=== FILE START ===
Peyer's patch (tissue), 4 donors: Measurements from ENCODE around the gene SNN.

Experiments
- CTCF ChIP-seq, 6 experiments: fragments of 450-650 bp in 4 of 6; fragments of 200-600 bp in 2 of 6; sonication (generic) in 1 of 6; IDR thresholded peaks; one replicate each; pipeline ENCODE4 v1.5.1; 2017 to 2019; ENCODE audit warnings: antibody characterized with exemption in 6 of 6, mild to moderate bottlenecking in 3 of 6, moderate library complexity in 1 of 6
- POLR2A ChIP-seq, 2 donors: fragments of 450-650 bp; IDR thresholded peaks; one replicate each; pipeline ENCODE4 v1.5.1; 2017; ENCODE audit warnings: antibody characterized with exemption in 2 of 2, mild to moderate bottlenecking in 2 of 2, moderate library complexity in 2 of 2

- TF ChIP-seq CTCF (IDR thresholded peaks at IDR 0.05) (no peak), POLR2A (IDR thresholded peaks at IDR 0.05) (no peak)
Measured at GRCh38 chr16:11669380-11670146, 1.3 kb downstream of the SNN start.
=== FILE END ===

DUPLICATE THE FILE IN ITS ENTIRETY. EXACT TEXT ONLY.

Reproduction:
Peyer's patch (tissue), 4 donors: Measurements from ENCODE around the gene SNN.

Experiments
- CTCF ChIP-seq, 6 experiments: fragments of 450-650 bp in 4 of 6; fragments of 200-600 bp in 2 of 6; sonication (generic) in 1 of 6; IDR thresholded peaks; one replicate each; pipeline ENCODE4 v1.5.1; 2017 to 2019; ENCODE audit warnings: antibody characterized with exemption in 6 of 6, mild to moderate bottlenecking in 3 of 6, moderate library complexity in 1 of 6
- POLR2A ChIP-seq, 2 donors: fragments of 450-650 bp; IDR thresholded peaks; one replicate each; pipeline ENCODE4 v1.5.1; 2017; ENCODE audit warnings: antibody characterized with exemption in 2 of 2, mild to moderate bottlenecking in 2 of 2, moderate library complexity in 2 of 2

- TF ChIP-seq CTCF (IDR thresholded peaks at IDR 0.05) (no peak), POLR2A (IDR thresholded peaks at IDR 0.05) (no peak)
Measured at GRCh38 chr16:11669380-11670146, 1.3 kb downstream of the SNN start.